Mar 17, 2015
George Stephanopoulos
38:00
<p>George Stephanopoulos was only 35 when he left his post as a senior advisor to President Clinton, his rolodex full of contacts and his head full of political insights. He didn't know what he wanted to do next, but he knew he was wrung out from his time inside the D.C. bubble. </p> <p>"White House years are dog years, multiplied," he says. "I knew that in order to feel my age again, I had to start a different career."</p> <p>Today, Stephanopoulos is the chief anchor for ABC News, a co-anchor of ABC's <em>Good Morning America</em>, as well as the host of ABC's political interview show <em>This Week</em>. In this episode of <em>Here's The Thing</em>, he talks to Alec Baldwin about another prominent TV host, Brian Williams; the prospect of a Bush-Clinton presidential race in 2016; and how he's learned to be himself on national television. </p> <div class="embedded-image"><img class="mcePuppyImage" src="https://media2.wnyc.org/i/620/314/l/80/1/steph_quotable.JPG" alt="stephanopoulos"> <div class="image-metadata"></div> </div> <p> </p> <p> </p>
Mar 03, 2015
Bryan Stevenson Wants 'Equal Justice'
38:05
<p>From 1877 to 1950, nearly 4,000 black people were lynched in the United States. Bryan Stevenson says these stories aren't part of the collective historical memory of most Americans, but they should be. Stevenson is the founder and director of the Equal Justice Institute, an Alabama-based non-profit that fights for retrials, death-sentence reversals, and exoneration in the face of racially-charged legal practices and policies.</p> <p>The Equal Justice Institute's report about lynching, <a href="http://www.nytimes.com/2015/02/10/us/history-of-lynchings-in-the-south-documents-nearly-4000-names.html">recently detailed</a> in <em>The New York Times</em>, is one piece of Stevenson's work focused on "confronting the legacy of racial terror"—a legacy that is directly observable today in the record numbers of incarcerated black men and boys. In this episode of <em>Here's The Thing</em>, Stevenson tells host Alec Baldwin that he believes the history of slavery and violence needs to be radically acknowledged and addressed if Americans are to achieve the promise of an equal society.   <br><br></p> <div class="embedded-image"><img class="mcePuppyImage" src="https://media2.wnyc.org/i/620/314/l/80/1/HTT_stevenson.JPG" alt="htt"> <div class="image-metadata"></div> </div> <p> </p>
Feb 16, 2015
Sarah Jessica Parker
43:58
<p>After shooting the pilot for <em>Sex and the City</em>, Sarah Jessica Parker told HBO she didn't want to go through with the project. But after the first day’s taping, she says, she "didn't want to be anywhere else." Parker is now indelibly associated with Carrie Bradshaw—one of the most prominent women in the history of television. She tells <em>Here’s The Thing’s</em> Alec Baldwin that she was surprised to be considered for the part. Sarah Jessica has a fully-formed casting philosophy: she confesses to Alec that she tends to overcompensate when a co-star brings less than ideal energy to a part.</p> <p>"You know what they won't bring," she says. "And you end up projecting onto the other person what you wish they were bringing into the scene, and you become a bad actor."</p> <div class="embedded-image"><img class="mcePuppyImage" src="https://media2.wnyc.org/i/620/314/l/80/1/heresthething2.png" alt="htt"> <div class="image-metadata"> <div class="image-caption">htt</div> <div class="image-credit">(htt)</div> </div> </div> <p> </p>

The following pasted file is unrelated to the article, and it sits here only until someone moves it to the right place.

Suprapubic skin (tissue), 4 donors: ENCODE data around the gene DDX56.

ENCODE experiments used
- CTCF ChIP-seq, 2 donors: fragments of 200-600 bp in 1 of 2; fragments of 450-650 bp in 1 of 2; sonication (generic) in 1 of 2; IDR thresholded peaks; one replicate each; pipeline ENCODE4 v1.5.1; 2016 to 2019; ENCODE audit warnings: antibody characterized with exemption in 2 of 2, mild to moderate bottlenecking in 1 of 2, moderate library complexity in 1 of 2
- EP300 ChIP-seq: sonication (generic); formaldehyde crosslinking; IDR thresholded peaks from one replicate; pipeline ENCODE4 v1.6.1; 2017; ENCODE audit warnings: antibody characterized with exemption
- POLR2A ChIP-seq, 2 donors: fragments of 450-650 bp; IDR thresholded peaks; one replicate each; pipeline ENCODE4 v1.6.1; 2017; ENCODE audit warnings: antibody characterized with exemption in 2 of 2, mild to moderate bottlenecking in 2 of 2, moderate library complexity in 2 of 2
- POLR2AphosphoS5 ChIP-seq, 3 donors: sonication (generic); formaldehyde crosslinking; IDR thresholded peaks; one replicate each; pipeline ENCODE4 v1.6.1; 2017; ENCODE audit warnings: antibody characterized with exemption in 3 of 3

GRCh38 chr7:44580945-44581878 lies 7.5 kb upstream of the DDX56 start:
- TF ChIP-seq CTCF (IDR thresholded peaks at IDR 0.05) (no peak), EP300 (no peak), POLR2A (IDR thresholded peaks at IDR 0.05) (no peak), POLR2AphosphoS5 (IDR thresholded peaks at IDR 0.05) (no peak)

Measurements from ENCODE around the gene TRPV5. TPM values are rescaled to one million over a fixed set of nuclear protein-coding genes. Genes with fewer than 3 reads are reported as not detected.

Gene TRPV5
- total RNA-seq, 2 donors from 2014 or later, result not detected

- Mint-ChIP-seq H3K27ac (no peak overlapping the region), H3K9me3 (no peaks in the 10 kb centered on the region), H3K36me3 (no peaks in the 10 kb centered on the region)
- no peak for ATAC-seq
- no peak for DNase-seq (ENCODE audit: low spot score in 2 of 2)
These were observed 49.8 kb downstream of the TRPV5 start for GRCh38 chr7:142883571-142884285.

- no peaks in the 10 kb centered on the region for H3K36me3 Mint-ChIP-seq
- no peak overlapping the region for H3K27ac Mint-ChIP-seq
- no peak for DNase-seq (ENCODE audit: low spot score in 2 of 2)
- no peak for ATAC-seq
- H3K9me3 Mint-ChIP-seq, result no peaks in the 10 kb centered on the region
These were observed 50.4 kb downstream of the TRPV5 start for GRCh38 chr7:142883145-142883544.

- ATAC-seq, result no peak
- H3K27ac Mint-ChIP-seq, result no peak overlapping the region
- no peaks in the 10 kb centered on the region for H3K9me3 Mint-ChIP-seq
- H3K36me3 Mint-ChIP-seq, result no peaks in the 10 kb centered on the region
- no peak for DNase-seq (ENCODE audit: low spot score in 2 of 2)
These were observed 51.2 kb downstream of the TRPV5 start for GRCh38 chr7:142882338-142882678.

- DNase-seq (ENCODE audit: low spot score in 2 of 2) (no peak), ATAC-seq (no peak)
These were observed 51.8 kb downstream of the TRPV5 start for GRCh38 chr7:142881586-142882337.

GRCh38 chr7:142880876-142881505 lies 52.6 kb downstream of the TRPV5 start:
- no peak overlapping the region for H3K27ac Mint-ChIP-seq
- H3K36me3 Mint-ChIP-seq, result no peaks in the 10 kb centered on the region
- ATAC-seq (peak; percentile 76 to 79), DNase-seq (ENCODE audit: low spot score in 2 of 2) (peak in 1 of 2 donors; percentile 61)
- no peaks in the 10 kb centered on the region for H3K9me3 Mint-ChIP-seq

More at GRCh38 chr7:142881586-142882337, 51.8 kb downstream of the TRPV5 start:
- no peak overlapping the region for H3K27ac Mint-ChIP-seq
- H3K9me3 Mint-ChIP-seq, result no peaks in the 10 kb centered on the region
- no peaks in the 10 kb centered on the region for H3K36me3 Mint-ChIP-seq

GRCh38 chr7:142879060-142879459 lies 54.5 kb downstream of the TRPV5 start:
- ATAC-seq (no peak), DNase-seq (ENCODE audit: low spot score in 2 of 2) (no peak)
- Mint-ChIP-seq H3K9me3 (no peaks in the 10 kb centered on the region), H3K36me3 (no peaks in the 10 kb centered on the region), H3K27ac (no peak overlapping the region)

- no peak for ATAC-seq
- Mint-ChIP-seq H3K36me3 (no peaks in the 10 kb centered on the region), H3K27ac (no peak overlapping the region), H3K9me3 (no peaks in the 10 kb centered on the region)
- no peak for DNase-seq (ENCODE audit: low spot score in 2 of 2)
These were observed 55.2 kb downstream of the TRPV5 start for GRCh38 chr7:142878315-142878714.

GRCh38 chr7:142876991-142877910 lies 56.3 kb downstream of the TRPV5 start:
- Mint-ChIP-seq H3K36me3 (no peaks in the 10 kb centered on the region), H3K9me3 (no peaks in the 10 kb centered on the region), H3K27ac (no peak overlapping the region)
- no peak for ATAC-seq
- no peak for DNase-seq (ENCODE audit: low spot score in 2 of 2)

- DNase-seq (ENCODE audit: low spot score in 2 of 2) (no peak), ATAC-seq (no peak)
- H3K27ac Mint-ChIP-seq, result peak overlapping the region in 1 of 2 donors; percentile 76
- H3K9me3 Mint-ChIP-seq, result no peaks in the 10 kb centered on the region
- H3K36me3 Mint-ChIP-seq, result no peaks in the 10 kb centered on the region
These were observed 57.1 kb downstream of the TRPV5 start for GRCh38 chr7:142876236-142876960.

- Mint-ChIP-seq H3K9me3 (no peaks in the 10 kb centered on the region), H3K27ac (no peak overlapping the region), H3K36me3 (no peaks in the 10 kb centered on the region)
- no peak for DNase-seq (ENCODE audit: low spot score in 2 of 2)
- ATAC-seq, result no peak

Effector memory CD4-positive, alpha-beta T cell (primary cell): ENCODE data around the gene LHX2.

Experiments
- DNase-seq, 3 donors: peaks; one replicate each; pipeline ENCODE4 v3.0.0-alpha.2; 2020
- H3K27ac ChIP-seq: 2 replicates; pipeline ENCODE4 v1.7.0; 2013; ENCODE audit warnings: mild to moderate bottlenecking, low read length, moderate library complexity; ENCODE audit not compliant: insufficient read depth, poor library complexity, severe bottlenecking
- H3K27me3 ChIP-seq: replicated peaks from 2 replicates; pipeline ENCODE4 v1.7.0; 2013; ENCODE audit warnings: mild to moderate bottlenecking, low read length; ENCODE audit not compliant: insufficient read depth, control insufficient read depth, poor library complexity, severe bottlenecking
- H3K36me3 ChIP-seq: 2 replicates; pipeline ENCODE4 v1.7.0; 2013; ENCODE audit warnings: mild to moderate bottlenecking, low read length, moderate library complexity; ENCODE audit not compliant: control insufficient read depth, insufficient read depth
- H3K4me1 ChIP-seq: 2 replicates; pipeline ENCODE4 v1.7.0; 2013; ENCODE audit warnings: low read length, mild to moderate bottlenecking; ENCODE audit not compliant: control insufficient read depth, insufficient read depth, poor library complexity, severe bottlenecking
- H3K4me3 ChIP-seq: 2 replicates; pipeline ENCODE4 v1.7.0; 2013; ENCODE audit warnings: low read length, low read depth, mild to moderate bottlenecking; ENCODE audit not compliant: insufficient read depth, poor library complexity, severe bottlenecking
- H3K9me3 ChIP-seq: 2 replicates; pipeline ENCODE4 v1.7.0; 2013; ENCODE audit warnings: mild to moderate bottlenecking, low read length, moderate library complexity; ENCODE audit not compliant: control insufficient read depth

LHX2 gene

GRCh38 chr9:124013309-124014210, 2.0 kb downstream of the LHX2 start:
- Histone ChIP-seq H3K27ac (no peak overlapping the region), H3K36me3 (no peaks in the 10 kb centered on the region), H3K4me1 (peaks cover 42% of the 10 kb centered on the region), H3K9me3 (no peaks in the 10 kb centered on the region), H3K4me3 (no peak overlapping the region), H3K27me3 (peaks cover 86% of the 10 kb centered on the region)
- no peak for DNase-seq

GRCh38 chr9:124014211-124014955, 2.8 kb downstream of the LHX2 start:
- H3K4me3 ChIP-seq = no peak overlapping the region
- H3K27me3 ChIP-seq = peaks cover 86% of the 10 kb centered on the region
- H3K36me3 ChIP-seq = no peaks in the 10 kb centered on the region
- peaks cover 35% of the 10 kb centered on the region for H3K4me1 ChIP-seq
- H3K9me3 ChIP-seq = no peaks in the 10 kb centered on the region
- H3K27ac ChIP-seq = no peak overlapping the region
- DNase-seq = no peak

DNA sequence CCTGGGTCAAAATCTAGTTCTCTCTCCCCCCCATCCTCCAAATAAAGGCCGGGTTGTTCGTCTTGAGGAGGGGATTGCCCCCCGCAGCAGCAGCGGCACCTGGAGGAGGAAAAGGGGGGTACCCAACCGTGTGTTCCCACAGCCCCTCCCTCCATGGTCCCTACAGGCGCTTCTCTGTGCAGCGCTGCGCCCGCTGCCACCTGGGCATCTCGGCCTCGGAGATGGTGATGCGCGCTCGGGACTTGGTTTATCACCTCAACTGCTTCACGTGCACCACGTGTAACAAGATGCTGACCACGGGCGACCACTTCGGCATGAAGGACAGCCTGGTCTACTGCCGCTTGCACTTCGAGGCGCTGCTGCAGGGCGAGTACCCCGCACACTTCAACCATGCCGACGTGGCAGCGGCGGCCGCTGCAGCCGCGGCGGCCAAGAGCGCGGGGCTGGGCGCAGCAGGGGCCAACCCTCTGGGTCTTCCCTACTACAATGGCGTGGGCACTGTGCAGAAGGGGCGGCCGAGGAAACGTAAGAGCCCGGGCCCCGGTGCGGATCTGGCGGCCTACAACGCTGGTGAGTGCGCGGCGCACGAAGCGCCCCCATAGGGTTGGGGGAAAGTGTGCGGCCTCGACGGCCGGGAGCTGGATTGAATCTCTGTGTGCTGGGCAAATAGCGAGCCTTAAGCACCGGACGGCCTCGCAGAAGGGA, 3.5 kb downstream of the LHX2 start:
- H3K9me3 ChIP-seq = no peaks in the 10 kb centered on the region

Feb 02, 2015
John Eterno and David Kennedy on Nuanced Policing
56:57
<p>The massive protests after the deaths of Michael Brown in Ferguson, Missouri, and Eric Garner in New York City strained relationships among police departments, the neighborhoods they serve, and political leaders. Then, in late December, the assassination of NYPD officers Wenjian Liu and Rafael Ramos further escalated the rhetoric and what was at stake. This week on Here’s The Thing, Alec Baldwin talks to two people with years of street experience. Both have compelling visions for improving the broken relationship between police and communities.</p> <p>John Eterno is a retired captain in the NYPD who once defended “stop and frisk” policies. Today he teaches criminal justice at Molloy College and worries about how many more people were singled out for aggressive police scrutiny during the Bloomberg administration. Eterno advocates for a more individually autonomous, accountable, and, above all, transparent police force. David Kennedy is the architect of Operation Ceasefire, a community-based approach to de-escalating inner city gang violence. Over the last three decades, his work has transformed relationships between law enforcement and communities in cities across the country, including South Central Los Angeles and Boston. Now, he’s working in New York City. Kennedy believes that the influence of families, friends, and neighbors has a greater impact on lowering crime than handcuffs, firearms, and courtrooms.</p>
Jan 19, 2015
Julie Andrews
49:59